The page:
And I just realized you’re the same guy I responded to last time. Dammit, I’m feeding trolls.
*puts up a No Feeding the Trolls sign* There you go. I’m here to help!
I sometimes work my store’s self check out area and what tickles me most about this comic is that in order to close the check out I swipe a white tag that has a barcode on it. It looks a lot like what the clerk is holding, but it also has a magnetic key (to get security lids off bottles of alcohol and open those locked things that hold electronic items, earphones, etc) and some regular keys attached to it. For those of you who don’t work in retail, part of the reason self checkouts get closed at certain times despite people wanting to use them is that the manager has to count the cash in the machine and reload the dollars and change before they end their shift. There’s a time limit on it.
Well that sounds… “efficient”.
I’d imagine it’s as efficient as possible given the rules mandated by the corporation.
Which means “not very,” if the corporation is as large and bureaucratic as Wal Mart. The fact is, as companies grow, there become more and more layers of management that one is held accountable to.
predicting that the rest of the week will be Ethan-waiting-in-line comics. we won’t see the hospital again until next wednesday.
I’m predicting that at one point, Ethan will be standing next to Amber’s daughter waiting for the (perpetually late) bus.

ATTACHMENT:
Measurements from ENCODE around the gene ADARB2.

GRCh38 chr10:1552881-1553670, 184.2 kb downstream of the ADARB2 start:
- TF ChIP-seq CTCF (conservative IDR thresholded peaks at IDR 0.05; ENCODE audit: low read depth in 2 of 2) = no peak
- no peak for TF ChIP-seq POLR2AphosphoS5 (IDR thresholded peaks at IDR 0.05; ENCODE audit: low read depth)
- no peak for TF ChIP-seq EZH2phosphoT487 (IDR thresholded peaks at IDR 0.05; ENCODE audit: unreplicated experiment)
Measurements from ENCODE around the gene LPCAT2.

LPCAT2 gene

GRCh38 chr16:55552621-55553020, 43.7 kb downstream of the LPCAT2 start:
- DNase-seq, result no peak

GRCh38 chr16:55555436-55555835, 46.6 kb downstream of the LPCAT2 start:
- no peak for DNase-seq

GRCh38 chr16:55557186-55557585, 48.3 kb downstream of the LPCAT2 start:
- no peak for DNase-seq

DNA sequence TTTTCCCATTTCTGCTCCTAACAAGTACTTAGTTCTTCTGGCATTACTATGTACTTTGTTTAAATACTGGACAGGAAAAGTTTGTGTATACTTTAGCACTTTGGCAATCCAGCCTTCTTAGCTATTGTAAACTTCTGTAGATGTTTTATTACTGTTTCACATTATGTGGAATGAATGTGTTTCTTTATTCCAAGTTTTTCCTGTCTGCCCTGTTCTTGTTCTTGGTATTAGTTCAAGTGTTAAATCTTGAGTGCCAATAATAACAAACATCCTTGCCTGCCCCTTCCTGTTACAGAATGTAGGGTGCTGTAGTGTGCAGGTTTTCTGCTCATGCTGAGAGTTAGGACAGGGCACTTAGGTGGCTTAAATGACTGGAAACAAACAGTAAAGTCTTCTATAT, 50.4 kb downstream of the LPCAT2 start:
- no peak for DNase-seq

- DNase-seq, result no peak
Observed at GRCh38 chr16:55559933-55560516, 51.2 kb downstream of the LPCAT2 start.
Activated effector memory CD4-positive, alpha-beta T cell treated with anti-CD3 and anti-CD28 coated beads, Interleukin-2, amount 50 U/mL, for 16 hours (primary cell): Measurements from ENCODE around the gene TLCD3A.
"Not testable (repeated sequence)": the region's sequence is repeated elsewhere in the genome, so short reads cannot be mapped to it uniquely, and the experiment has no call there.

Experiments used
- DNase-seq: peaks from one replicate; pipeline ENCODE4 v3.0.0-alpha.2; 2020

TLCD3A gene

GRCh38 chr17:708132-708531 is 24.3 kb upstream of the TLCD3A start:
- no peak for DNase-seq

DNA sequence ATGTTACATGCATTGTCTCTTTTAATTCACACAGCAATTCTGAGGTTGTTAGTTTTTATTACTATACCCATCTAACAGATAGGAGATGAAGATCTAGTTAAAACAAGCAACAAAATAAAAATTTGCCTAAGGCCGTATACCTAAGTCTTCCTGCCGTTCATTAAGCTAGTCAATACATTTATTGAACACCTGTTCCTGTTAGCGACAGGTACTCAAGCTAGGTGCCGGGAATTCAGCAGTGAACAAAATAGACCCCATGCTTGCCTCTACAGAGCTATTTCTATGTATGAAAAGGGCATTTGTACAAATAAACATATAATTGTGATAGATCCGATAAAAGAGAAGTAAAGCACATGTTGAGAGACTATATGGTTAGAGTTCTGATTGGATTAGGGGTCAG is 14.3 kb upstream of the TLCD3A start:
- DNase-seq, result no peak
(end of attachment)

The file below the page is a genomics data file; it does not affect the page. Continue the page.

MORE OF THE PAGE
Ah, I see where this is going.
I was afraid of this.
Drew’s behavior in their relationship’s final days wasn’t ideal, but Ethan seemed to react to the criticism by retreating from his position in earlier years, where he wondered if he really had some sort of problem, to defending his “identity” as a “harmless hobby.” Now there’s no Drew around to justify himself against. There’s just his best friend, whom he’s not there for.
It’s time to grow up, Ethan. Or, y’know, not.
But are we allowed to judge Ethan’s behavior by our moral standards, when he clearly lives in a world where probabilities are literally and frequently (if not constantly) biased against him by narrative causality?
Can we accuse the Coyote of fault when God Himself is out to get him, and inevitably will?
That’s not the same thing at all, I’m afraid. The Coyote isn’t given many choices in life, and he only has one goal: food.
Sure, it was Ethan’s bad luck that the toy he wanted was a two-hour-plus wait. It’s Ethan’s choice to wait those two hours, when he knows full well they could be two of the most important hours in Amber’s life.
I’m not completely unsympathetic, but only because this will end up hurting him more than Amber in the end, and because I think he really does have a problem. Even Roadblock knows it.